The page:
Through footage shot by camera phones and an old Super 8, we ride along with this crew of fun-loving twentysomethings as they spend a day having fun, fun, fun in the warm California sun. All of the ingredients of a legendary day are present, as beers are popped and pants get dropped (thanks to an impromptu skinny dipping sesh). However, you can’t help but feel like things are going to take a left turn into the Danger Zone, thanks in part to the regret-laden lyrics and repeated cuts to the aforementioned lead singer that’s still lying on the ground, totally alone, in what looks to be the middle of the desert. What fate will become of these attractive revelers? You’ll have to watch the video, directed skillfully by Marcus Haney, to find out.
For each and every show that airs on VH1, a team of music supervisors here at the network have spent countless hours determining exactly what pieces of music best complement the footage that we have shot. This team —the CMI (Creative Music Integration) group— listen to thousands of songs each month in an attempt to figure out how best to utilize musical cues to reinforce the emotion and drama on shows like Mob Wives and Basketball Wives, so we thought it would be a cool idea to give you an inside glimpse into their world.
Each month, we’ll put together a list of all the songs that have been featured on the programs and promos that you see on VH1, which will be accompanied by two things: Specific commentary from the music supervisor as to why they selected a particular song for a particular scene in a show, as well as a Spotify playlist for you to sample these songs. Without further ado, here are all the songs that we featured on VH1 during the month of March!
City and Colour‘s “Hope For Now” is featured in Episode #210: The melancholic vocals from Canadian Dallas Green, aka City and Colour, capture the emotions between Ramona and her daughter after they visit Ramona’s boyfriend in jail. Saying goodbye to the father figure in her life proves to be tough as she’s reminded that he won’t be around every day like he used to be. After Green sings “how can I instill so much hope but be left with none of my own” we hear Ramona relate her daughter’s current situation with her visits to her grandfather.—Isaac, CMI Music Supervisor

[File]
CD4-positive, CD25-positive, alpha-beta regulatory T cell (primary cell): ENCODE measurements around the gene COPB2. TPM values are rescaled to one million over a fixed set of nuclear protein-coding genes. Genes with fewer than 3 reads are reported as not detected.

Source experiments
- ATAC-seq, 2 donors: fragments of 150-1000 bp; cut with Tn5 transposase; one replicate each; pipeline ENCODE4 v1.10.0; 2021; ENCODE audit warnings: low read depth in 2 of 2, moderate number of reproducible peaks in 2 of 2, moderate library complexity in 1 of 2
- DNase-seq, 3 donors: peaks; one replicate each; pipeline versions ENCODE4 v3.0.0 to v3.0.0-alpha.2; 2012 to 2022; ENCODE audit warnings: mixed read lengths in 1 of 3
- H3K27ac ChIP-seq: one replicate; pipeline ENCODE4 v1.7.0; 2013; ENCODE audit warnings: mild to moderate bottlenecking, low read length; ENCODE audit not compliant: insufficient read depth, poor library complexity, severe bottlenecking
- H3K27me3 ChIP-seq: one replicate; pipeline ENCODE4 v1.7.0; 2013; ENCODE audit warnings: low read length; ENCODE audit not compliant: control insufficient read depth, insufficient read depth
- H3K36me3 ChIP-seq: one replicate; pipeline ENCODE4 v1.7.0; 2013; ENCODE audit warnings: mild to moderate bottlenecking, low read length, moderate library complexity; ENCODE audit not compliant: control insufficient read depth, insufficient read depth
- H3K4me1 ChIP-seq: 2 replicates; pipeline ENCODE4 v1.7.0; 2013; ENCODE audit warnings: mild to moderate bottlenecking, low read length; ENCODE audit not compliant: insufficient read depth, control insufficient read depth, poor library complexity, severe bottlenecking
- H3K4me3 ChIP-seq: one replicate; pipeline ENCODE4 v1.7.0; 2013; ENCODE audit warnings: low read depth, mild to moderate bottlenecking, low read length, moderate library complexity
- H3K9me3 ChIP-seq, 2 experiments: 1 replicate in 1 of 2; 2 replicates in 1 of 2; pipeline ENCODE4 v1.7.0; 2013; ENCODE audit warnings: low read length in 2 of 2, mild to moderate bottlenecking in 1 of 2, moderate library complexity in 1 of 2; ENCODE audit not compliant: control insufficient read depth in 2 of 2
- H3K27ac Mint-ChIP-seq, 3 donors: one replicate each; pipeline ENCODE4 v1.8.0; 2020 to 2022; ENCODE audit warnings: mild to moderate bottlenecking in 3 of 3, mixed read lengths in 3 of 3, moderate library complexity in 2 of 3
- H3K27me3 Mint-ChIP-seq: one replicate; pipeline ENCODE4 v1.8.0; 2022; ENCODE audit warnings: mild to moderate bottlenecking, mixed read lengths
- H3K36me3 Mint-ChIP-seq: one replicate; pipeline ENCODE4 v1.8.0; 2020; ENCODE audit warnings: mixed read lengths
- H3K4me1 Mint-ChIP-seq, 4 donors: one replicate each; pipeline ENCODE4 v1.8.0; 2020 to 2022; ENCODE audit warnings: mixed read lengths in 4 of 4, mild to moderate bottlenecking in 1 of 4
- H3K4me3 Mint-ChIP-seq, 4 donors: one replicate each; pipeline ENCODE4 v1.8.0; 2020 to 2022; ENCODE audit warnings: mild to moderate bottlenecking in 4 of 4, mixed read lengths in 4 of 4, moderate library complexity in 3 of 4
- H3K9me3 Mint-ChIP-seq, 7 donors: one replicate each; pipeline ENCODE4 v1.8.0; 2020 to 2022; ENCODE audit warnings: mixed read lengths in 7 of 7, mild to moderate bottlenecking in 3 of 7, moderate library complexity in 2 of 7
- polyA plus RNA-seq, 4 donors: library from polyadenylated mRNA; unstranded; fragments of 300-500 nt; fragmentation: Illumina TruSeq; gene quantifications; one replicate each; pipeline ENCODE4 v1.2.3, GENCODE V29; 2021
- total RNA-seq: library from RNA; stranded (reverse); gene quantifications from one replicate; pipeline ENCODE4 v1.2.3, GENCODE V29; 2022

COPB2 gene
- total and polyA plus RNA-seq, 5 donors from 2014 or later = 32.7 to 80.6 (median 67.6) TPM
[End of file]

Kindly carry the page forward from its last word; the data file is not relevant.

New York City resident Gavin DeGraw might currently be biding his time in Los Angeles, but he found himself in a “New York State Of Mind” on Dancing With The Stars last night. DeGraw and his partner, Karina Smirnoff, danced the rumba last night to the Billy Joel classic, earning their best marks of the season so far from the judging panel.
DeGraw started his performance in a familiar location —behind the piano, tickling the ivories— but quickly displayed his ever-improving chops on the dance floor, bringing a genuine, Swayze-like vibe of romantic heat to the proceedings. His dance earned a standing ovation from the crowd and reduced judge Carrie Ann Inaba to a puddle of gushiness. “My heart’s going all fluttery for you, Gavin!”, she proclaimed. “There is something so sexy and sensual about the way you move!”
Despite the praise, the scores indicate that Gavin and Karina aren’t totally out of the woods yet. They’re in a five-way tie heading into tonight’s elimination, and as long as we’re already working with a Billy Joel theme, let’s all make sure that Gavin doesn’t have to “Say Goodbye To Hollywood” this evening. Watch his special backstage video, shot just moments after he got off stage, and head over to ABC.com to vote for Gavin before the polls close at 11 a.m. this morning!
UPDATE (10:48 p.m.): See below for The Fray’s response to this controversy from their official Twitter page!
If you’re a “Grammy-nominated and internationally acclaimed world touring band,” the decision whether or not to accept an offer to perform the National Anthem is fraught with landmines. On one hand, the decision would seemingly be a no-brainer: Who wouldn’t want to honor their country AND perform for tens of millions of fans at once? On the other hand, though, even if you turn in a great performance, people will almost certainly compare your version unfavorably to the likes of Whitney Houston and Marvin Gaye. But if you should perform it, say, less than awesomely, people will never forgive you (see: Cyndi Lauper at this year’s U.S. Open).
Now that we have set the table, it’s time to share with you the following (low quality) video of The Fray‘s performance of “The Star Spangled Banner” at tonight’s NCAA Men’s Basketball championship game (if we find better video, we’ll swap this version out). Their take on the National Anthem is perhaps most fairly described as an untraditional one, one that featured some boldly unique instrumentation (in the form of a tambourine, possibly a snare drum, and a couple of acoustic guitars) and a new, rhythmic way of delivering Francis Scott Key‘s lyrics. A quick check of Twitter shows the negative responses outweighing the positive, but we want to hear what it is that YOU think about The Fray’s version of “The Star-Spangled Banner”: